IDDD position on Peg-legs by Thomas Kalantzis.
IDDD position on Peg legs and why? Early on the mint had realized a problem with San Francisco Working dies, a critical flaw in design, early on the mint was dealing with dies braking up so fast a fix was needed, till a fix was realized a repair was needed, the Working hubs were abraded and then used in the hubbing process to make Working dies, notice all the 1971 high relief proofs and at least one low relief San Francisco die where abraded, the first experimental fix application to create peg legs for 1971 S dies, all show the left side (Bottom left serif) of the R removed and the right side changing from die to die, that is possible because each first fix Working hub was abraded separately from left to right, the Working dies are abraded as needed and is one reason they do not look alike, another is the Working die itself gets abraded and more changes occur to the Working die depending on the amount of abrasion the die receives, abrading was done to both Working hub and the Working die.. Take a look at the pictures of the peg legs below, any peg leg that has no leg serif is due to heavy die abrasion, the peg leg itself is hub and die abrasion event.
The second hub fix used on, to date, one die for Philadelphia and Denver in 1971 and 1972, this time tooled on both sides of the foot of the R in liberty, both serif tips are cut off making the leg look straight or square, then the process of hubbing the new die begins, the new working die is then abraded as needed.
1972 Proof, by this time the mint should have received the new die steel, did the new die steel do the job? if so then why did the mint change the distance between the Rs foot and the head?
It seems even though new steel was incorporated the mint chose to change the design, with a straight or square foot and more space between the the foot and the head.
The critical Flaw in design
The mint realized they had an issue after production started and demand an issue.
The critical Flaw hub side. Lets think in terms of reality, first a hub looks just like the coins we collect, with the lettering, design and the date standing high above the field on the coins planchet (The coin itself) on the hub side we see the R in liberty very close to the head and a very thin open space between them, think of it as the spaces we see between IN GOD WE TRUST with each letter having a space between them, what is the implication, doe's it effect the hubbing process NO, could this effect the working die? YES.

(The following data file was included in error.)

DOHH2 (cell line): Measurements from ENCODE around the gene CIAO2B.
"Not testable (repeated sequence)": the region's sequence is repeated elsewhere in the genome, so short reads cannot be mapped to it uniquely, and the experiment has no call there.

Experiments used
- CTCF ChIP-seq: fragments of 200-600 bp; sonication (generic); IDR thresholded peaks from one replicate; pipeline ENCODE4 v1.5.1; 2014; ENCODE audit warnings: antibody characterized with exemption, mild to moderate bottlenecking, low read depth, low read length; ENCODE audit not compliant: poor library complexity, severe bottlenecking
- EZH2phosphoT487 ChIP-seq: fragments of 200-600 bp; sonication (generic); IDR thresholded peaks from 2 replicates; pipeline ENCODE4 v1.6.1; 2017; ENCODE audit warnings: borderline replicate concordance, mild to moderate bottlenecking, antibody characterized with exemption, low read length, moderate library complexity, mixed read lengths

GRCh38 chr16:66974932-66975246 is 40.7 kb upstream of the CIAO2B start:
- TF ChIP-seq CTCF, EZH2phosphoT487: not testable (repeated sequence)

The Die side of the critical flaw
The critical Flaw die side. This time we need to look at this opposite of the hub, the working die used to make the coin is incused interesting when we read, the letters are always dark so to highlight the letters themselves, think about it, it is how we read and how we see things as interpreted eye to brain, now lets read the Working die exactly opposite of what the eye is used to.
The dies letters and head and date are incused high point is the top of the head, the die has two deep points very close to each other, the R in liberty (The foot) and the head are in very close proximity to each other, with a very thin piece of die steel between them (The Flaw) also the the foot of the R has very sharp points on each side and are level to and consensual to each other creating a short but sharp pressure point on the die, one point to the other, add the pressure the die receives as the coins are struck causes the dies flaw to interact with the pressure of the blow from the hammer producing early die failure in the form of die's cracking up with the cracks always going in the same direction as the serifs on the R east to west or west to east but never north and south, the cracking normally seen on the head below the R or on the fields left or right of the R in Liberty.. The dies where designed to produce X amount of coins per die anything less would have to be made up by further production using more working dies to make up for the shortfall.. Abrading the hub and the die the answer.
The 1971-S FS-401 low relief was abraded the same as the high relief proofs as was done to the well-known Wexler Die WDDO-007 and Wiles DDO-009, IDDD has it listed as IDDDO-8A.
There is a third 1971 S peg leg, we believe straight peg leg is another yet another method of abrading the R in liberty, this time both serifs where abraded on each side as well as the top of the leg creating a more square leg and both serifs even, this was another experiment the mint used to create a square peg leg, there are four known low relief dies to date with this experimental straight peg leg, one die for 1971 S, one die for 1971 D, one die for 1972 P and one for 1972 D, the one known 1971 S straight leg is listed as IDDDO+V-118.
IDDD believes straight leg, peg legs, are experimental in nature (The second fix) and the shape being the precursor for all 1972 S and beyond peg legs.
By 1972 a change was made for 1972 S proofs, a design peg leg is finally made and continued.
Further up-dates are to this process are possible and will be added as realized.
The values shown below are just a guide, and not an authoritative price guide.
Philadelphia - Peg Leg population and values.
Experimental in nature ( Low relief Full Straight Peg leg ) Single die known to date ( Rare )
1972 P Pop.24-40. MS67 12K. . MS66 9K. . MS65 350. . MS64 150. . MS63 85. . MS62 75. . MS61 65. .
MS60 50. . AU58 45.1. AU55 40. . AU50 35. . XF48 30. . XF40 20. . VF35 15. . VF20 12. . F12 10. . VG 8. .
The above peg leg is Experimental in nature, was abraded on the hub with a dremal type tool, was also abraded on the die side, to date only one die is known for 1972 P discovered by IDDD this coin was shared with James Wiles.
Type 1 design ( Low Peg leg ) populations and values ( Bold reverse )